"I remember some of it," I said. "Daniels had the gun on him, right?"

"The therapy witnesses say he reached into his pocket and laid it on his lap. Papers said Ballistics made it as the murder weapon."

I thought back again. "The shooting was out in Calem?"


"Meaning Middlesex County."


"Not your jurisdiction."

Murphy cleared his throat. "Right again."

"But you must have official contacts out there?"

"Yeah, and if I got contacts there, why do I need do drag in a PI to tell me what I can find out myself."

"That's what I was wondering."

Murphy leaned forward, elbows on knees, hands working a little on each other. "How many black cops you think work Calem?"

"Maybe one?"

"That's right. A rookie patrolman. Two, if you count a uniformed dispatcher."

"So if you call out there, it looks like professional big-city black cop checking up on small-town white cops?"

"To see if they're 'roading a black defendant through their white, suburban system." Murphy sat back, not quite relaxed.

"He must have a lawyer by now," I said.

"Private, but he used to be a Mass Defender"—meaning an attorney from the Massachusetts Defenders Committee, the old name for the Commonwealth's public defender system.

"I'd have to start with him."

"Start with the mother instead. She approves of you, she'll tell William, and he'll okay it with the lawyer."

"You know the kid?"

"Met him once in a supermarket, maybe ten years ago."

I didn't ask the follow-up question, but Murphy answered it for me.

"Yeah, I think he did it. But I want Willa to think so too."

"Willa's his mother?"


"You have her address and telephone?"

He pulled a folded paper from inside his coat and handed it to me. Willa Daniels, home and work. Robert J. Murphy, home and work.

"Thanks, Cuddy," said Murphy, rising.



"Why me?"

"Why you?"

"Yeah. I can't be the only private detective you know."

"Cuddy, you're the only white private detective I know who owes me a favor. I hate asking for favors. I hate owing them even more."

He slammed "Avery Stein, Tax Preparer" on the way out.


My watch was in my sports jacket on the coat tree. Rather than wipe my spattered hands, I leaned out the window. The clock on the Park Street Church tower said 2:20 P.M. It was typically five minutes slow. I already had a phone in the office, but I decided to finish the paint job and call Mrs. Daniels later.

By four-thirty, I was in the men's, scrubbing my fingers with a small brush and turpentine. A white-collar worker came in, relieved himself, and thought better of telling me I was in an executive washroom. He left without rinsing his hands.

By four forty-five, I was out of the painting clothes and back into my buttoned-down yellow shirt, tweed coat, and khaki pants. I made sure I had the piece of paper Murphy had given me and used the stairs down to the street.

I crossed Tremont and slipped sideways through the crush of federal and state employees beating everyone else's office workers to the subway entrance. Once I was past the station, the Common sprawled green in front of me. I walked toward home.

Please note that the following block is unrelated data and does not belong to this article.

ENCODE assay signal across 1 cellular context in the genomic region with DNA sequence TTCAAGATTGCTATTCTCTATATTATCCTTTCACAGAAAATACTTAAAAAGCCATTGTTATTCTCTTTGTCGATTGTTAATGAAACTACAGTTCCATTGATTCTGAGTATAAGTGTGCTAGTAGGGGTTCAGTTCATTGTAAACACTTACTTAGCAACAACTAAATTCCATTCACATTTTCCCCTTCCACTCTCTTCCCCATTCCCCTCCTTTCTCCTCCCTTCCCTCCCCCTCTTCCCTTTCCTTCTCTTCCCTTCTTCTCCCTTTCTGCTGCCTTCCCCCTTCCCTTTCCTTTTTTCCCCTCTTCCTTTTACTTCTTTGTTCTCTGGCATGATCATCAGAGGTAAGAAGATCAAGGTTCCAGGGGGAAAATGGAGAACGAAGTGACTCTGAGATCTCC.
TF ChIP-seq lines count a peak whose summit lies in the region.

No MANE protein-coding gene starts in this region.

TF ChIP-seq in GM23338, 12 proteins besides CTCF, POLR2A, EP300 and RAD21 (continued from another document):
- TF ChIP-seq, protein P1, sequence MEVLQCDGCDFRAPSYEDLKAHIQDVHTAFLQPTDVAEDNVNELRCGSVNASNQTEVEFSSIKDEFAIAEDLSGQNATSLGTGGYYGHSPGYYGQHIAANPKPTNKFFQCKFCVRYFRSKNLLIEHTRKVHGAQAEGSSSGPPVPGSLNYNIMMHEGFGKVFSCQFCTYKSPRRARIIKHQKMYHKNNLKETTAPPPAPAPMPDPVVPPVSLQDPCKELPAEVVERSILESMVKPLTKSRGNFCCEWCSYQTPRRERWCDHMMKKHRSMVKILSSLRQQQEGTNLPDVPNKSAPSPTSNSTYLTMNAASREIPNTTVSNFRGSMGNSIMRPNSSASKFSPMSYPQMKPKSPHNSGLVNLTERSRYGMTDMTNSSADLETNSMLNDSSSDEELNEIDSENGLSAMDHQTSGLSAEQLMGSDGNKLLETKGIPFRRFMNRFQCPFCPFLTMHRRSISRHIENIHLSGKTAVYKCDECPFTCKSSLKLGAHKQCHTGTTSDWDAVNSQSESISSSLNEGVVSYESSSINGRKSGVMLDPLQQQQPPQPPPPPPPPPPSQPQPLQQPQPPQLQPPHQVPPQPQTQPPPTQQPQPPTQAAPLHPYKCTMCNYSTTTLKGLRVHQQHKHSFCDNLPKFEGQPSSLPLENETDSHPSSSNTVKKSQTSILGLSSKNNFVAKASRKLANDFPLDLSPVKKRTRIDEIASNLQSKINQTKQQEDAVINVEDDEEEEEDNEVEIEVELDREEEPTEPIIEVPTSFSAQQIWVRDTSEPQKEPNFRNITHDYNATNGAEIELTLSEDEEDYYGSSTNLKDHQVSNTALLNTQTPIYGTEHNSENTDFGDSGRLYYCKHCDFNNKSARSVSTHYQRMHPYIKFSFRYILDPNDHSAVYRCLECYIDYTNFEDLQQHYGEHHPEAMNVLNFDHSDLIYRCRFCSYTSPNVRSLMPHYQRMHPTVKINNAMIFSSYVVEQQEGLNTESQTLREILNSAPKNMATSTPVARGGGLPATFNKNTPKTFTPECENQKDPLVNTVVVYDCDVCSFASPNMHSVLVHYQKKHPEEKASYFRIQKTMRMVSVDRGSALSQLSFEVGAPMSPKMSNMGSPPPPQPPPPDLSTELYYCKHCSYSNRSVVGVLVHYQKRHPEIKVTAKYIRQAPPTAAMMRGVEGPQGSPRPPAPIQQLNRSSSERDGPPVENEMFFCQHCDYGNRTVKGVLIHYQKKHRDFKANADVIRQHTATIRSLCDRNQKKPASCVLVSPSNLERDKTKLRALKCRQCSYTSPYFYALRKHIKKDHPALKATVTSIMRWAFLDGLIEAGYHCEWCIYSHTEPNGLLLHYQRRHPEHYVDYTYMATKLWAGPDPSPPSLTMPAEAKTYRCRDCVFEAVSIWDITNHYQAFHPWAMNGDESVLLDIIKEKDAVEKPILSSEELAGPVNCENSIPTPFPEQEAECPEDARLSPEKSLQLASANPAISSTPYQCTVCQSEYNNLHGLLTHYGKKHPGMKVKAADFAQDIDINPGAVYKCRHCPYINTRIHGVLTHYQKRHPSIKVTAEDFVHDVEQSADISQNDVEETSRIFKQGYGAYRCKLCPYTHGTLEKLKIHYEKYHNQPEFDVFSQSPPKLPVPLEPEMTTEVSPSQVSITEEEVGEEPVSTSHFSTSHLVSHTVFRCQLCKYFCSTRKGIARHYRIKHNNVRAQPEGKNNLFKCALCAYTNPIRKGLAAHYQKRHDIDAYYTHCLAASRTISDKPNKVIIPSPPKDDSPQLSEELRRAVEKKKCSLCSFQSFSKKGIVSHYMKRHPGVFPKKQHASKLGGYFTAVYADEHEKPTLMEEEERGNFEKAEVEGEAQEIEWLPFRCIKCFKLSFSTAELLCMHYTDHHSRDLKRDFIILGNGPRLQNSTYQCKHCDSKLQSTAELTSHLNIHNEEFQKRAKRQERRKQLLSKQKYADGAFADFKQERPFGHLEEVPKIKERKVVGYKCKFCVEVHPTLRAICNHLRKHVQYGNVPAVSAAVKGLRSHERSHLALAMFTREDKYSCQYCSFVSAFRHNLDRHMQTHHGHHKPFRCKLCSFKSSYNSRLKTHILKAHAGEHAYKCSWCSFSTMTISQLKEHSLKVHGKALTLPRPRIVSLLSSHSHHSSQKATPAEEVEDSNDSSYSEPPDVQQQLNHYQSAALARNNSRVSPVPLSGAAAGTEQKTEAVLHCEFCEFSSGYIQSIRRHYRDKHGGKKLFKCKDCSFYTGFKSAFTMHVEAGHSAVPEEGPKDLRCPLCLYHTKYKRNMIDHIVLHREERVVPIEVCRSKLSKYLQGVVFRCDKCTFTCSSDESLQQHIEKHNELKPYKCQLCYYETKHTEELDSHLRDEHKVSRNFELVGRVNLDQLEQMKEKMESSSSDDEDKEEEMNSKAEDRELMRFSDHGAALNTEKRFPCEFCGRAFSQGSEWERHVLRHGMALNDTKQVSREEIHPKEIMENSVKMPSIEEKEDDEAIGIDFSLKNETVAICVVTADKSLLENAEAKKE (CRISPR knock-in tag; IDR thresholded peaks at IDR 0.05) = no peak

The case that destroyed my old apartment had landed me in the hospital. After I got out, a friend suggested I call his sister. The sister, a doctor, was taking a two-year program in Chicago and needed a tenant for her condominium in Back Bay. Fortunately, the case also provided me with a chunk of money, which, when added to the insurance proceeds from the fire, allowed me to afford the rents on both the condo and the office. I could afford time, too. Time to think about Nancy Meagher.

Nancy was an assistant district attorney for Suffolk County, basically meaning Boston. She was also the first woman I'd felt close to, felt anything for, since my wife, Beth, died of cancer.

At Charles Street I took the Commonwealth Avenue extension through the Public Garden. The Common is for ball-playing and dog-running. The Garden is for swan-boating and love-walking. Nancy and I hadn't walked through the Garden yet. I hoped we would. But first she would have to call me. At the hospital, Nancy had said she needed time to think, as well. Time to think about having killed a man.

I started up Commonwealth for two blocks, shifting to Marlborough for two more, and then onto Beacon for the last block to Fairfield. If there is a better way of commuting than walking through an historic neighborhood to and from work, I can't imagine it.

The condo is one of eight one-bedroom units in an old, corner brownstone. It occupies the rear of the second floor on the left-hand side of the street, which means southern exposure. The living room has seven stained-glass windows across its south wall and a polished oak-front fireplace along its east wall. High-ceilinged and airy, it's the nicest place I ever lived in alone.

I took off my sports jacket and glanced at the new telephone tape machine. The Calls window displayed a fluorescent green "0," meaning no messages.

Fishing out Murphy's paper, I called Willa Daniels at both work and home. No answer at either.